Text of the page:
Meeting the diversity needs of hospice patients

Based in the heart of Birmingham, one of the most diverse cities in the UK, John Taylor Hospice endeavours to cater for the needs of patients and families with different faith and cultural backgrounds.

This begins from the moment the hospice’s patients come into contact with John Taylor whose Welcome sign carries eight languages spoken by communities across the city including English, Irish, Polish, Urdu, Bengali, Hindi, Punjabi and Arabic.

Catering to language and translation requirements is a challenge in a city where more than 100 different languages are spoken but the teams have access to a translation service when necessary. Some staff also speak a variety of languages with the Wellbeing Service being available in English, Urdu, Hindi and Punjabi for example.

At John Taylor’s Inpatient Unit, each patient’s television can access different channels to meet their diverse requirements with languages including English, Hindi, Tamil and Punjabi. And the hospice is also in the process of creating new literature in Polish, Urdu and Punjabi.

Within the Inpatient Unit and Living Well Centre day service, John Taylor Hospice’s Catering Team will aim to meet the requests of each individual patient, whether their requirements are based in nutritional needs, allergy issues or faith-based beliefs. And when families prefer to bring their own food from home it can be re-heated in microwaves made available in visitors’ kitchens.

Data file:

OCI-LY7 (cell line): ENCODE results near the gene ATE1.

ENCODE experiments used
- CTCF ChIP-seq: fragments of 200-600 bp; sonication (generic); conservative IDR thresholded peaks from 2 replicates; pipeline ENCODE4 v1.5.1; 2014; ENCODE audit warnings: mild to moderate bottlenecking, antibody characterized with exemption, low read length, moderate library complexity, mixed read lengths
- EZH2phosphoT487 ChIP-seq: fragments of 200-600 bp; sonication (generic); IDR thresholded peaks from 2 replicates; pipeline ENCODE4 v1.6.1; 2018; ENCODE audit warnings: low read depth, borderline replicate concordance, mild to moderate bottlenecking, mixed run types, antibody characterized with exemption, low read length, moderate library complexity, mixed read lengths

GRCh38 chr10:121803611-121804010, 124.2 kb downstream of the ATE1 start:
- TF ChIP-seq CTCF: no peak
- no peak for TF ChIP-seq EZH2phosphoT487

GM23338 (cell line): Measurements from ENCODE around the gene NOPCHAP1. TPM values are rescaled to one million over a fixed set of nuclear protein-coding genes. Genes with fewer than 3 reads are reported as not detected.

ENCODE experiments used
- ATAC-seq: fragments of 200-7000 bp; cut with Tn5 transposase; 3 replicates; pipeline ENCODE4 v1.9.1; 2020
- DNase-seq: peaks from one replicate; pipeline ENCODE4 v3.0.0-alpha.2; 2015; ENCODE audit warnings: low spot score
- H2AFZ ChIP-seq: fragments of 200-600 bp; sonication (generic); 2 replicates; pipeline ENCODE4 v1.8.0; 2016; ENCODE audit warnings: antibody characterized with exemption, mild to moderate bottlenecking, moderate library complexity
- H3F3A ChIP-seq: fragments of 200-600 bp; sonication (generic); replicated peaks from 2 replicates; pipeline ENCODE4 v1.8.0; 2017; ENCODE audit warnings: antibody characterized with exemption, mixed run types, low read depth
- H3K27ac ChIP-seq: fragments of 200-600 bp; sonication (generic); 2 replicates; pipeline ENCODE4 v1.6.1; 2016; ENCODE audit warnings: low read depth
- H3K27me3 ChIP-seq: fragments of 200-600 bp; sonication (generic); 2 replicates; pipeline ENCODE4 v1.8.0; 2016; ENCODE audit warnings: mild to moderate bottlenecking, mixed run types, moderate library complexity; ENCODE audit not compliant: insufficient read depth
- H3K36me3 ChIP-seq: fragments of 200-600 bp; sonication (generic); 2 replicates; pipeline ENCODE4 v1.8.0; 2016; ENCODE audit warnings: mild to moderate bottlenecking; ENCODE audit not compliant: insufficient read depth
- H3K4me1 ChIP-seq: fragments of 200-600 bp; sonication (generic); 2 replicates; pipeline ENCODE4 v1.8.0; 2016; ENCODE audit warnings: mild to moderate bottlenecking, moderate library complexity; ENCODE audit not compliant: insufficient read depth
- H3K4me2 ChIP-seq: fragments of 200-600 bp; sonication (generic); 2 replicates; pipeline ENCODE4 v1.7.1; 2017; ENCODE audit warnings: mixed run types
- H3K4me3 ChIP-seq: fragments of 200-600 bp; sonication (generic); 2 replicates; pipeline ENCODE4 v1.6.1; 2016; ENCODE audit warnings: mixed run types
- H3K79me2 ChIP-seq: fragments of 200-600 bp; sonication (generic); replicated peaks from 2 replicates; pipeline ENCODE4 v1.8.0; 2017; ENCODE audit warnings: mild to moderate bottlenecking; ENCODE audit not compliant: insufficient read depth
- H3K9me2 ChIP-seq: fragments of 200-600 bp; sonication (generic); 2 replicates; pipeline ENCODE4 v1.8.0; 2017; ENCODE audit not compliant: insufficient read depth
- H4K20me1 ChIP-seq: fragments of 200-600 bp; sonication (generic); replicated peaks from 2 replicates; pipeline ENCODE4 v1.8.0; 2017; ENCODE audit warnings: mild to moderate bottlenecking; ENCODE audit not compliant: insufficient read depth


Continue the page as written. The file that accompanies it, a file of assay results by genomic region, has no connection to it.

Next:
Birmingham is such a rich and diverse city and it’s important that the hospice reflects and celebrates this diversity. John Taylor Hospice teams are committed to ensuring a welcoming experience for everyone and that includes meeting the practical and spiritual elements of people’s differing cultural and faith needs. Through the formation of a Staff Inclusion Group and a Community Participation Group, teams continue to look at the hospice experience and involve staff, patients and their families in future decisions.

The hospice has made great strides in meeting people’s cultural and faith needs but this work never stands still – particularly during the recent months as communities have struggled through the COVID-19 pandemic and related lockdowns. With many families finding it difficult to celebrate religious festivals together hospice teams have tried to offer additional support. In November a special Diwali card was created which was sent to patients and the teams are currently gearing up to ensure Christmas is celebrated as well as possible during lockdown restrictions.

 

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